MACEDONIA — City Council recently approved amendments to codified ordinances dealing with medical marijuana dispensaries.
The changes add dispensaries to a list of medical marijuana-related businesses that will be allowed to operate in the city. Regulations in Chapter 797 of the codified ordinances already apply to cultivators and processors.
Officials said although there have not been any formal proposals to establish such businesses, they want to have regulations in place in case of future proposals.
The regulations cover such areas as local licensing and application requirements, locations of the facilities, fees, persons prohibited as licensees, transfer of ownership, revocation of licenses, visibility of activities and penalties.
Dispensaries are not permitted in any residential zoning district or any building that contains a residential dwelling.
They cannot be located within 500 feet of the boundaries of a property where a school, church, library, public playground, public park, child care business or alcohol/drug rehabilitation facility is located.
In March, Council OK’d a 90-day moratorium on the issuance of dispensary permits until the regulations were finalized. The moratorium ended with the recent passage of the amendments.
Also at its May 23 meeting, Council authorized the mayor to enter into an agreement with the Ohio Public Works Commission for the Valley View Road reconstruction project.
Mayor Nick Molnar said the city has obtained a 90 percent loan at zero percent interest from the Ohio Public Works Commission. The city will pay $100,000 upfront, and pay back the $897,306 loan over 20 years.
Bids are being sought for the work, which is scheduled to start in late summer or early fall. The cost estimate is around $1 million, and the project is separate from this year’s road repaving program.
City Engineer Joe Gigliotti has said the Valley View stretch between Twinsburg Road and the Hudson border will not be done at this time because it is in better shape than the northern portion and traffic volume is lower.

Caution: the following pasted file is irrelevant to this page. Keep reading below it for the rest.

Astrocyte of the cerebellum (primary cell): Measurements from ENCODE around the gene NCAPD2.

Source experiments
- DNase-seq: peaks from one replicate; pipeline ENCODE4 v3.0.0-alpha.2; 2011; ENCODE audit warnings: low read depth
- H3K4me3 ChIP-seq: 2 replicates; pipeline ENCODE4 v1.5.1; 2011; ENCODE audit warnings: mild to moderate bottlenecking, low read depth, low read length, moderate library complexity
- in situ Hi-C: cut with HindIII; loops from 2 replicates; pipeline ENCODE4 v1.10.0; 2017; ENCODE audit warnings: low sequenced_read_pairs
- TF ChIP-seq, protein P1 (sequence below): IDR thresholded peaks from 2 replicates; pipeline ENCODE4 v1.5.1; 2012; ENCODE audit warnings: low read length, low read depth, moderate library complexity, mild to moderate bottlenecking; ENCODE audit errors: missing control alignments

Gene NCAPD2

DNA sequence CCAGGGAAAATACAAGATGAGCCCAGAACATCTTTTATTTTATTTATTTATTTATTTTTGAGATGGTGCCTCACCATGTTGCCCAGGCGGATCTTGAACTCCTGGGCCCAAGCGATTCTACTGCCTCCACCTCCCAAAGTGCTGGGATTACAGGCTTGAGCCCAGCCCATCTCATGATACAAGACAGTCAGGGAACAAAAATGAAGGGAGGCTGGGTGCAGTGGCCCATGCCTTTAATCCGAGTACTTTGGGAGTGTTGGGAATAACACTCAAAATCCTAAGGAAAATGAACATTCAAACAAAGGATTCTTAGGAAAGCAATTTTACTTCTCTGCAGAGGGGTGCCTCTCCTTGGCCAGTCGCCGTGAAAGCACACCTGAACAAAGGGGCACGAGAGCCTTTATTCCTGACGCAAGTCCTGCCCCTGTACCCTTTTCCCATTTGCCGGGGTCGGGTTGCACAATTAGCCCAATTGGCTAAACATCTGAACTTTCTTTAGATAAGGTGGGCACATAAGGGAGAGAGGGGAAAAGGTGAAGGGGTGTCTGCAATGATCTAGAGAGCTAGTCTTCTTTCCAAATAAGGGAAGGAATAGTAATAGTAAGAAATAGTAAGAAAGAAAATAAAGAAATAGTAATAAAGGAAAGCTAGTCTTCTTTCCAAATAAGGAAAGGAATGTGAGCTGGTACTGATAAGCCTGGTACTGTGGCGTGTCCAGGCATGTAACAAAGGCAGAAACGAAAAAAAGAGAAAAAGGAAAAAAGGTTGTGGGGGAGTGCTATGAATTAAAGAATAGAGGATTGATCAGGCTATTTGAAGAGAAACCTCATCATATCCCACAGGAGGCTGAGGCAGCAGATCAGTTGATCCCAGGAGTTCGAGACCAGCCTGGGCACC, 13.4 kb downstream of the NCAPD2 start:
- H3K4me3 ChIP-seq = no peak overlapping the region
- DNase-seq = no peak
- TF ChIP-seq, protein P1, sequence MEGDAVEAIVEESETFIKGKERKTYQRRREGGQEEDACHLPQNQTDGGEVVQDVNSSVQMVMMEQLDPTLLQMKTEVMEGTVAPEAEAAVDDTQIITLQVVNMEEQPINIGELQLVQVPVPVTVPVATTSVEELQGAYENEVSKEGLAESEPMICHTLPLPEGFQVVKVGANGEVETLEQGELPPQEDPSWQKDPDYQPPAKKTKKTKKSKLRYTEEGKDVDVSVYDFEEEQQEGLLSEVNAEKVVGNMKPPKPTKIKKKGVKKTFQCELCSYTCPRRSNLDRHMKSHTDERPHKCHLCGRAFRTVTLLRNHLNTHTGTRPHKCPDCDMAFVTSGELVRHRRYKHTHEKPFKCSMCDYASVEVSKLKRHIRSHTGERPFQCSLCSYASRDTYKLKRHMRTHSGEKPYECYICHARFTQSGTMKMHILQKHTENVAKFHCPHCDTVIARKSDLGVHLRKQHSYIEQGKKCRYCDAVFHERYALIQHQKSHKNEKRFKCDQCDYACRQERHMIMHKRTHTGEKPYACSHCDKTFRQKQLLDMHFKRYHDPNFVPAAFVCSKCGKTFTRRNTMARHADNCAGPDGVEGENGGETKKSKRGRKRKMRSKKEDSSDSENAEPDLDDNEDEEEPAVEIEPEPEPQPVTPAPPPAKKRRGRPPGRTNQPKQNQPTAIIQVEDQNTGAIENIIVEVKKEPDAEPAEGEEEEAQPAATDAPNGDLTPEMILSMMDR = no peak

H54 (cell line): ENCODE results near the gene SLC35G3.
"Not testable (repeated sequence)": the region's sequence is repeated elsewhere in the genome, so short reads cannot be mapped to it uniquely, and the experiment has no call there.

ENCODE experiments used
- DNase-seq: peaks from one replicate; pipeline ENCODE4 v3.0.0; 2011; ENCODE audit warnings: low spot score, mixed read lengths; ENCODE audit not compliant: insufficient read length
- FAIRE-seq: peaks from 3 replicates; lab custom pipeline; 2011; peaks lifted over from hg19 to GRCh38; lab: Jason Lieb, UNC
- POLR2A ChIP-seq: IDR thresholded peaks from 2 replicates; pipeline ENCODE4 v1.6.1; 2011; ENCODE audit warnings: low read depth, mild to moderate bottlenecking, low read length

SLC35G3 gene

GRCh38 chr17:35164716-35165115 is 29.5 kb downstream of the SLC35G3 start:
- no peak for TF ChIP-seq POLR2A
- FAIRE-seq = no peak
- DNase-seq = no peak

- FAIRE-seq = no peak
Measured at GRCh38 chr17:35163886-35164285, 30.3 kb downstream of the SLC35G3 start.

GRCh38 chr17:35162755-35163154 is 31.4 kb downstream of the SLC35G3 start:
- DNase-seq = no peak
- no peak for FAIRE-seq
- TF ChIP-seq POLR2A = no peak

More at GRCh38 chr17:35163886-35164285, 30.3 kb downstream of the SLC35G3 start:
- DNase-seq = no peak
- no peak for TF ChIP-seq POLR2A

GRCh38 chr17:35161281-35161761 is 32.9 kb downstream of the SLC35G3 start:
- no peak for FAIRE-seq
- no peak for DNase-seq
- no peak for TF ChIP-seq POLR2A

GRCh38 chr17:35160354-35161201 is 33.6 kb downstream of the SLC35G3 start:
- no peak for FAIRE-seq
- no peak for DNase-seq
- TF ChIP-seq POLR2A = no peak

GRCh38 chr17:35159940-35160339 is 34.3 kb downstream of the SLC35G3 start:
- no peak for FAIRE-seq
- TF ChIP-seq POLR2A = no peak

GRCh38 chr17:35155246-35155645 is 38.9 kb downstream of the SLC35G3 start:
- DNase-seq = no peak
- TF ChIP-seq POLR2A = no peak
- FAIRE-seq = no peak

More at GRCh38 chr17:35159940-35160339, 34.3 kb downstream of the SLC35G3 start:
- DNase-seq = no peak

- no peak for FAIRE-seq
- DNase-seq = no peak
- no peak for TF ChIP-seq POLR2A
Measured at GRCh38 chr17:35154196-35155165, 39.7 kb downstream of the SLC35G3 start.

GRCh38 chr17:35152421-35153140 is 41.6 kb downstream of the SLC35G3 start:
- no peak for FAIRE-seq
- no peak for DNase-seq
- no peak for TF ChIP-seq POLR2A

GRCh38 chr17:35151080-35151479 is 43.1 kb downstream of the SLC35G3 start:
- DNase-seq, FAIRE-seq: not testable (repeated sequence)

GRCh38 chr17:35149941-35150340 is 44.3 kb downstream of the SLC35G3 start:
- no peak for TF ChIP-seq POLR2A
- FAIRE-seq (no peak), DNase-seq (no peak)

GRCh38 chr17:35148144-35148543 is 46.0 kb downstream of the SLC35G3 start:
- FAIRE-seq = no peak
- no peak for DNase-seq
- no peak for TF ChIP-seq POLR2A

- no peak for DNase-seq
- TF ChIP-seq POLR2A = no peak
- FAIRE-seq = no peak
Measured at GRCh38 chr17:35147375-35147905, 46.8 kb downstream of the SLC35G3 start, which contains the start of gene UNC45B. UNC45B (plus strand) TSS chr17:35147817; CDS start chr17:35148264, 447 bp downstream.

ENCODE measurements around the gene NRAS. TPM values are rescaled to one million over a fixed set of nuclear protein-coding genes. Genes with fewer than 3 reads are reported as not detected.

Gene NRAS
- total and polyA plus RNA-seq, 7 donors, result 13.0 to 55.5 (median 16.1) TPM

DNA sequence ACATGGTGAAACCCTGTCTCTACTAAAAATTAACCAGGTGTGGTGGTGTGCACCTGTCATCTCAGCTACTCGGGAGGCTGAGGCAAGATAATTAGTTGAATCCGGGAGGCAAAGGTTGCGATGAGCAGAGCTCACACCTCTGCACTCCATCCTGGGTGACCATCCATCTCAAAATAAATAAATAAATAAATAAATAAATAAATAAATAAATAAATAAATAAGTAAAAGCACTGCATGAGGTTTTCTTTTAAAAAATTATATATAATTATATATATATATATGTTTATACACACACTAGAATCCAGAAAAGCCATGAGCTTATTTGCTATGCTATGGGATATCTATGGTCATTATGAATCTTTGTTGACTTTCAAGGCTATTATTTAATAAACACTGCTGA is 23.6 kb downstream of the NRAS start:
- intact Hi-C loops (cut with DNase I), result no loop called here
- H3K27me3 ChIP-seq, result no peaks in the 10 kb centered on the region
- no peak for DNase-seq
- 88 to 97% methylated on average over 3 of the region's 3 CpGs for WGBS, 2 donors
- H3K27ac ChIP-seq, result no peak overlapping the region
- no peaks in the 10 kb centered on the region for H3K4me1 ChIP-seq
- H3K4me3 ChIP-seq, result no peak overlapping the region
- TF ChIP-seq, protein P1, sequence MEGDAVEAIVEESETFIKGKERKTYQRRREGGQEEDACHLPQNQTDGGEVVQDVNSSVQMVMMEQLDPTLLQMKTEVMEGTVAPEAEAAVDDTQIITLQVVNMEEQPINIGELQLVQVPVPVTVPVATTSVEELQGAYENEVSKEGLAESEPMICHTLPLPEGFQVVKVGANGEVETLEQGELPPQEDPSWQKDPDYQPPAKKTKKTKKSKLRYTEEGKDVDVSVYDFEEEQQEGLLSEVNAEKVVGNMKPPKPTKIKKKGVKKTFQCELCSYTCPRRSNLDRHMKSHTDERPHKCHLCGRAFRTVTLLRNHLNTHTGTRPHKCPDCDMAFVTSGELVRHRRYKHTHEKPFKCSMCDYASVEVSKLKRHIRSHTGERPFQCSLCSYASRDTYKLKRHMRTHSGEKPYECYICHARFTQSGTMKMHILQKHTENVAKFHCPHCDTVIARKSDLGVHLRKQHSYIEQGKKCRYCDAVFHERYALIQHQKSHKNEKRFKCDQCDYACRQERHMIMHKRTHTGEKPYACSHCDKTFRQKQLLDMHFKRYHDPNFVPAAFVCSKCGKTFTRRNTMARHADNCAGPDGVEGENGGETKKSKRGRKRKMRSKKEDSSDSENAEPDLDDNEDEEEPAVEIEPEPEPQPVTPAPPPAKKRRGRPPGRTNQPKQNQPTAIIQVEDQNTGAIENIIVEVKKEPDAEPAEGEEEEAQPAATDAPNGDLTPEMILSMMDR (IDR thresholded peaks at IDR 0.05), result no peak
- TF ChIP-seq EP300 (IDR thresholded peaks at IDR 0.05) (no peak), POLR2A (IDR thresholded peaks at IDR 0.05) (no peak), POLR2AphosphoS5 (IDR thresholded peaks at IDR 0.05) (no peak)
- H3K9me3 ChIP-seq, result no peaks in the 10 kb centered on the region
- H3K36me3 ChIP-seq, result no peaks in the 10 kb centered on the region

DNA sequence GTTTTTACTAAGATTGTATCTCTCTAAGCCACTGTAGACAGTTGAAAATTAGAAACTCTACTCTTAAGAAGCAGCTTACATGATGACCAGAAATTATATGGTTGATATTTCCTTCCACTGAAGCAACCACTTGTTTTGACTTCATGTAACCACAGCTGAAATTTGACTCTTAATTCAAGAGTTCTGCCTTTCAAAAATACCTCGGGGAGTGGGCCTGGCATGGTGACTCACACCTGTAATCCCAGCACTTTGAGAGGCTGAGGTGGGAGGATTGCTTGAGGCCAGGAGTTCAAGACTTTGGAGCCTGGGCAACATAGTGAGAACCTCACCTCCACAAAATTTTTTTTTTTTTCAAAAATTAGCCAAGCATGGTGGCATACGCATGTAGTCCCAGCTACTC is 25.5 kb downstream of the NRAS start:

Council authorized the donation of two Stryker EMS-Pro cots to the Boston Mills/Brandywine Ski Patrol. They are no longer needed by the fire department. Jason Roberts from the ski patrol thanked the city.
In other fire department matters, Council authorized getting rid of several pieces of old EMS equipment, and Molnar swore in Brian Ripley as permanent fire chief.
Council waived the requirement for construction of sidewalks and confirmed the planning commission’s conditional use certificate for Phase III of the Spruce Hill Crossing planned unit development.
Molnar read two proclamations — one recognizing the 50th anniversary of the ProQuip firm on East Highland Road and one designating May 19-25 as Emergency Medical Services Week.
ProQuip began operating in the city in 1969, and produces standard and custom mixing equipment, including industrial tank agitators.
Finance Director John Veres reported 408 income tax refund checks totaling slightly more than $102,000 have been distributed so far. The deadline to apply for this year’s refunds is July 15.
Councilwoman Jessica Brandt reminded area residents that the Vietnam Traveling Memorial Wall will be on display June 13-16 at Northfield VFW Post 6768 on Olde Eight Road.
Reporter Ken Lahmers can be reached at 330-541-9400, ext. 4189 or firstname.lastname@example.org.